That’s one thing I love about Italy – it’s got an incredibly strong business culture of independents, of SMEs (small-medium sized enterprises). As well as all the independent pasticceria, which are also cafés, there are umpteen independent cafés, which also sell pasticceria. Although I’m an oddity in this culture for my dislike of coffee, I’m more than happy to frequent these places and indulge in pastries and, as it’s the winter (hey, there was a frost last night), I can get away with drinking lots of the cioccolata calda without breaching too much strict Italian food and drink etiquette. Well, I say “drinking” but it’s frequently half-way to eating as Italian hot chocolate is generally thickened with cornflour, making it a thick, gloopy thing that’s almost like a hot chocolate mousse.

My current obsession is for castagnole and frappe, which started appearing in the pasticcerie shortly after Christmas, specifically at Epiphany; that’s 6 January for heathens. These are seasonal sweet treats for carnevale – carnival or Mardi Gras season. The Christian tradition is that Mardi Gras, aka Fat Tuesday, aka Shrove Tuesday, aka Pancake Day, is the day when you use up all your rich food products, fats and sugars to initiate Lent, the period of abstemiousness that leads up to Easter. While us Brits, and others, might have a pancake blow-out on just one day, here in Italy it looks like we’re getting weeks of the aforementioned treats.

So, castagnole are small, deep-fried dough balls, a bit like doughnuts, but the dough isn’t leavened with yeast, but with chemical raising agents, ie baking powder or equivalent, according to both the ingredients taped up on the counter at Pasticceria Dolci Desideri (“Sweets you want”!; our local, on Via Anton G Barrili) and the recipe on this blog. The word presumably relates to castagna – chestnut – though they have no chestnut flavouring. Instead you can get them semplice (plain) or filled with crema (custard) or ricotta. Frappe, meanwhile, are basically thin rectangles of crisp, slightly puffy pastry, like a sweetened pasta, baked or deep-fried, and sprinkled with icing sugar, or sometimes flavoured with honey. The name itself (singular: frappa) is a bit confusing, as the similar word frappé means shake, or milkshake.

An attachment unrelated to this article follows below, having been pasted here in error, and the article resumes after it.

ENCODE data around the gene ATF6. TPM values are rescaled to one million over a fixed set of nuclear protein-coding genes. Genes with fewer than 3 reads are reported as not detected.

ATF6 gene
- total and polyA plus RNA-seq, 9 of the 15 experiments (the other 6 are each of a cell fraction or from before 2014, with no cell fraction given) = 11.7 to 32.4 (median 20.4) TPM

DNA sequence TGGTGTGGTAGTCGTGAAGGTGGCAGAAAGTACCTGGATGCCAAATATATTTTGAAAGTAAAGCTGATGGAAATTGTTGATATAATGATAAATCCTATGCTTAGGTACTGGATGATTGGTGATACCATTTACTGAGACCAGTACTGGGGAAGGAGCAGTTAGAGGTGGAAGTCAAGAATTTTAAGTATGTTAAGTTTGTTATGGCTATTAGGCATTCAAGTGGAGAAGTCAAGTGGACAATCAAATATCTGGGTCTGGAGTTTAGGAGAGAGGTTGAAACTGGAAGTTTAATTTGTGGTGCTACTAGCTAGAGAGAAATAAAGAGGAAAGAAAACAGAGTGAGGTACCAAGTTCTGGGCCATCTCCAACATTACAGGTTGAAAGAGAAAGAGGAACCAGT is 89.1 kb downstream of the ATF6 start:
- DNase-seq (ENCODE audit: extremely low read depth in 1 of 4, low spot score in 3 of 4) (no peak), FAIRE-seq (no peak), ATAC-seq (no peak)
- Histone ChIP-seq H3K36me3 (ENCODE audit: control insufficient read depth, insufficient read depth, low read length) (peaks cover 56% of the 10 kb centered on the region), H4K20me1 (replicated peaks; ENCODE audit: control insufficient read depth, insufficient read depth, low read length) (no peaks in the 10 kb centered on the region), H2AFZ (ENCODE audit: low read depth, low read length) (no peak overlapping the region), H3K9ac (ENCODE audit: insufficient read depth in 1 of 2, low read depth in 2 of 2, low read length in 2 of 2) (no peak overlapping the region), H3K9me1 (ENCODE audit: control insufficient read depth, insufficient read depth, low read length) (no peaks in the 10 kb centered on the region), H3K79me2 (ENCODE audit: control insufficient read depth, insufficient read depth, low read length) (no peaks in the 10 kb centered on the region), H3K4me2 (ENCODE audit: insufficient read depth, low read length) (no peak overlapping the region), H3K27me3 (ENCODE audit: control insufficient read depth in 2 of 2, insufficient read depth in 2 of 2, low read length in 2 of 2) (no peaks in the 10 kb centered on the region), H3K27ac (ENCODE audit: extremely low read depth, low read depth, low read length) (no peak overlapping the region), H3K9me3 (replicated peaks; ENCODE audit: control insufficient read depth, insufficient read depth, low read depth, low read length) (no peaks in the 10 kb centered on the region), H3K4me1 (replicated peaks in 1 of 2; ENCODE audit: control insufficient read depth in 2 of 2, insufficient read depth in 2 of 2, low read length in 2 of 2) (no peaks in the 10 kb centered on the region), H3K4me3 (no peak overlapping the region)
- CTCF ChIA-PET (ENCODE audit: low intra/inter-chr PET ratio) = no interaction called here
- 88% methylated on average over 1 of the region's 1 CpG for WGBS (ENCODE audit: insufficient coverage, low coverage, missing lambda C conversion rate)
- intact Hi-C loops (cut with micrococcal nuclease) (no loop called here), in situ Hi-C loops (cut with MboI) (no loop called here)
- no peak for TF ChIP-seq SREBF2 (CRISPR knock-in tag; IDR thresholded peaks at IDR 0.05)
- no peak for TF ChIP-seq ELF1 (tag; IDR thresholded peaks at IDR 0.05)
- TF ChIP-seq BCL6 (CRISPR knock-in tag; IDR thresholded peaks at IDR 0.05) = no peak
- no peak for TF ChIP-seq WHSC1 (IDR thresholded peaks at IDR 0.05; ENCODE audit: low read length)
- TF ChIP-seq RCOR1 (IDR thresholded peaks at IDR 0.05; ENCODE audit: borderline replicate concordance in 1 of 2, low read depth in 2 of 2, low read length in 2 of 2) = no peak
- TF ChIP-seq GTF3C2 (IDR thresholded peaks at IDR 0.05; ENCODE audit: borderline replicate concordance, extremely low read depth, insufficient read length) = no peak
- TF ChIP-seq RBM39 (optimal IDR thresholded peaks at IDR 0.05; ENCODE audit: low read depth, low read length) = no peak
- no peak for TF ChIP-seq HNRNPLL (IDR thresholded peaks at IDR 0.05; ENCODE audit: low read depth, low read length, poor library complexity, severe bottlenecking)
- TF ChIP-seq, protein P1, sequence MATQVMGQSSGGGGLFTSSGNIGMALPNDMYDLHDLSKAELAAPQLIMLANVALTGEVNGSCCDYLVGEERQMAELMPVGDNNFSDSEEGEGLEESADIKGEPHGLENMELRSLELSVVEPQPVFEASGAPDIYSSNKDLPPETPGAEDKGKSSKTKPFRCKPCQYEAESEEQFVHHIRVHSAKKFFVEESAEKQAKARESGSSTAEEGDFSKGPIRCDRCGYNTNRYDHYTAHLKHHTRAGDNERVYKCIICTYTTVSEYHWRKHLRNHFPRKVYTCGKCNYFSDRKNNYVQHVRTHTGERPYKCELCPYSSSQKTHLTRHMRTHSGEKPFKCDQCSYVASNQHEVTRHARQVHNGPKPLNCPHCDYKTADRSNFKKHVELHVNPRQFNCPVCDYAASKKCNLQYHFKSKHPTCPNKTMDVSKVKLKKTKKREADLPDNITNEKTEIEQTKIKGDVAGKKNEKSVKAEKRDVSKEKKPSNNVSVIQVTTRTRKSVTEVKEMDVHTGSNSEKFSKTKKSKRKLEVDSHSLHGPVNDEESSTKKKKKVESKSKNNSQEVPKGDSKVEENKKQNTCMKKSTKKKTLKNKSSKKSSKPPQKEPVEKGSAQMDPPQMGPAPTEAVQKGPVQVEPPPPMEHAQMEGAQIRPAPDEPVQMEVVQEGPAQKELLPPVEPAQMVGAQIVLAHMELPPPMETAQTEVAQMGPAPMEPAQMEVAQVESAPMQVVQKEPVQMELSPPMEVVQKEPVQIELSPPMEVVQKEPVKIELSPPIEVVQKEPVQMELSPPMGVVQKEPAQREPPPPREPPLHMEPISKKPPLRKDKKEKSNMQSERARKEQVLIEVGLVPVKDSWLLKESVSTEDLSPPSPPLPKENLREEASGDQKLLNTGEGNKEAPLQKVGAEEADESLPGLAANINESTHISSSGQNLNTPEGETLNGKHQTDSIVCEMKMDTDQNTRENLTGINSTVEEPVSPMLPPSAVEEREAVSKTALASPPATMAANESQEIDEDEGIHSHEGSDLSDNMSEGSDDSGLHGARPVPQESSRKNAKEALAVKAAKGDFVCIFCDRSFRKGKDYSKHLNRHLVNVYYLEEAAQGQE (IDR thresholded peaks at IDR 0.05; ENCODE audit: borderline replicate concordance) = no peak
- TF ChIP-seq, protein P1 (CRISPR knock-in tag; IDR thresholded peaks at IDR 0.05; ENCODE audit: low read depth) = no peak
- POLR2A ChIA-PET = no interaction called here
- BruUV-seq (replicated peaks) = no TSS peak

According to the above-mentioned blog, they’re also known as cenci (the plural of cencio, rag – not very appetising), stracci (shreds; stracciare is the verb to tear or rip up) and lattughe (lettuce) in other parts of Italy. We’ve been treating ourselves to castagnole and frappe, well, pretty much every day this week. It can’t go on, for obvious reasons, but not only are they delicious, there’s just something inherently lovely about going to a pasticceria and getting some treats wrapped up like a gift (eco concerns about over-packaging notwithstanding.) Really, Brits have a long way to go to make the patisserie experience as charming as this. Sure we have some wonderful independent bakeries these days, but their patisserie can still seem meagre by comparison, even if they have an array of poncy cupcakes. And for people who still don’t even have access to real bakeries, some foul mass-produced “Toffee Flavour Yum Yum” from “Greggs The Home of Fresh Baking” [sic] just doesn’t cut it.

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Filed under Baking, Food misc, Main thread, Rome